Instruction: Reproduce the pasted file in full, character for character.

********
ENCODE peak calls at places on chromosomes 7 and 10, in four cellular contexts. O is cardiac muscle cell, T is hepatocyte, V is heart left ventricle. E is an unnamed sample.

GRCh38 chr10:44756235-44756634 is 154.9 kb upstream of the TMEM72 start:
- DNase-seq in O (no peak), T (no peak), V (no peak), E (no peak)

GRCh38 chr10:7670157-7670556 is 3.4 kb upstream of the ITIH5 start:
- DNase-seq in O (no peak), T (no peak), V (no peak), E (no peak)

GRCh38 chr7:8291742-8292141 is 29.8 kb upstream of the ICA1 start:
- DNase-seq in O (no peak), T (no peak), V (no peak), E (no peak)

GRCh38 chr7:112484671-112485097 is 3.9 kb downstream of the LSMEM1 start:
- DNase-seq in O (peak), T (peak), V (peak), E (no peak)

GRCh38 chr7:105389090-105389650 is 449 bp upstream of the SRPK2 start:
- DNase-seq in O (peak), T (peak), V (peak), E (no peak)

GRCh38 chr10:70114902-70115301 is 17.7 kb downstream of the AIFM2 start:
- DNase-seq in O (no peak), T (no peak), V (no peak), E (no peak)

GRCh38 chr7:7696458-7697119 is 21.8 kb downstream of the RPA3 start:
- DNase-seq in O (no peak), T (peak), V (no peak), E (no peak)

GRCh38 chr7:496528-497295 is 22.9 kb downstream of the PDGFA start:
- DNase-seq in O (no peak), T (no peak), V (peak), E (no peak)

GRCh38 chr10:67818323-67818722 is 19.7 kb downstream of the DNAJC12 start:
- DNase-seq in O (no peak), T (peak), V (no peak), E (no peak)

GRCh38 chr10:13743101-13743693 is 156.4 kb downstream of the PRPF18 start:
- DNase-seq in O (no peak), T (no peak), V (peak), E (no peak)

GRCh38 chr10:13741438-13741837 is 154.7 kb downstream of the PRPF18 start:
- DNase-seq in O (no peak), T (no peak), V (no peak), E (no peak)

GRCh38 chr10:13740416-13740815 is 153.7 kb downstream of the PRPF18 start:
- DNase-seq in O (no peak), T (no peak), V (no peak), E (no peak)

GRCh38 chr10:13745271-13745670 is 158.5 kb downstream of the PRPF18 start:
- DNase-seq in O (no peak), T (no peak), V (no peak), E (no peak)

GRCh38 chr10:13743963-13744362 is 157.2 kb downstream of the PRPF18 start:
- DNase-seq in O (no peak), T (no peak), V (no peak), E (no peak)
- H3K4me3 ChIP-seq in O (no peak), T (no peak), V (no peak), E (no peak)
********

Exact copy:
ENCODE peak calls at places on chromosomes 7 and 10, in four cellular contexts. O is cardiac muscle cell, T is hepatocyte, V is heart left ventricle. E is an unnamed sample.

GRCh38 chr10:44756235-44756634 is 154.9 kb upstream of the TMEM72 start:
- DNase-seq in O (no peak), T (no peak), V (no peak), E (no peak)

GRCh38 chr10:7670157-7670556 is 3.4 kb upstream of the ITIH5 start:
- DNase-seq in O (no peak), T (no peak), V (no peak), E (no peak)

GRCh38 chr7:8291742-8292141 is 29.8 kb upstream of the ICA1 start:
- DNase-seq in O (no peak), T (no peak), V (no peak), E (no peak)

GRCh38 chr7:112484671-112485097 is 3.9 kb downstream of the LSMEM1 start:
- DNase-seq in O (peak), T (peak), V (peak), E (no peak)

GRCh38 chr7:105389090-105389650 is 449 bp upstream of the SRPK2 start:
- DNase-seq in O (peak), T (peak), V (peak), E (no peak)

GRCh38 chr10:70114902-70115301 is 17.7 kb downstream of the AIFM2 start:
- DNase-seq in O (no peak), T (no peak), V (no peak), E (no peak)

GRCh38 chr7:7696458-7697119 is 21.8 kb downstream of the RPA3 start:
- DNase-seq in O (no peak), T (peak), V (no peak), E (no peak)

GRCh38 chr7:496528-497295 is 22.9 kb downstream of the PDGFA start:
- DNase-seq in O (no peak), T (no peak), V (peak), E (no peak)

GRCh38 chr10:67818323-67818722 is 19.7 kb downstream of the DNAJC12 start:
- DNase-seq in O (no peak), T (peak), V (no peak), E (no peak)

GRCh38 chr10:13743101-13743693 is 156.4 kb downstream of the PRPF18 start:
- DNase-seq in O (no peak), T (no peak), V (peak), E (no peak)

GRCh38 chr10:13741438-13741837 is 154.7 kb downstream of the PRPF18 start:
- DNase-seq in O (no peak), T (no peak), V (no peak), E (no peak)

GRCh38 chr10:13740416-13740815 is 153.7 kb downstream of the PRPF18 start:
- DNase-seq in O (no peak), T (no peak), V (no peak), E (no peak)

GRCh38 chr10:13745271-13745670 is 158.5 kb downstream of the PRPF18 start:
- DNase-seq in O (no peak), T (no peak), V (no peak), E (no peak)

GRCh38 chr10:13743963-13744362 is 157.2 kb downstream of the PRPF18 start:
- DNase-seq in O (no peak), T (no peak), V (no peak), E (no peak)
- H3K4me3 ChIP-seq in O (no peak), T (no peak), V (no peak), E (no peak)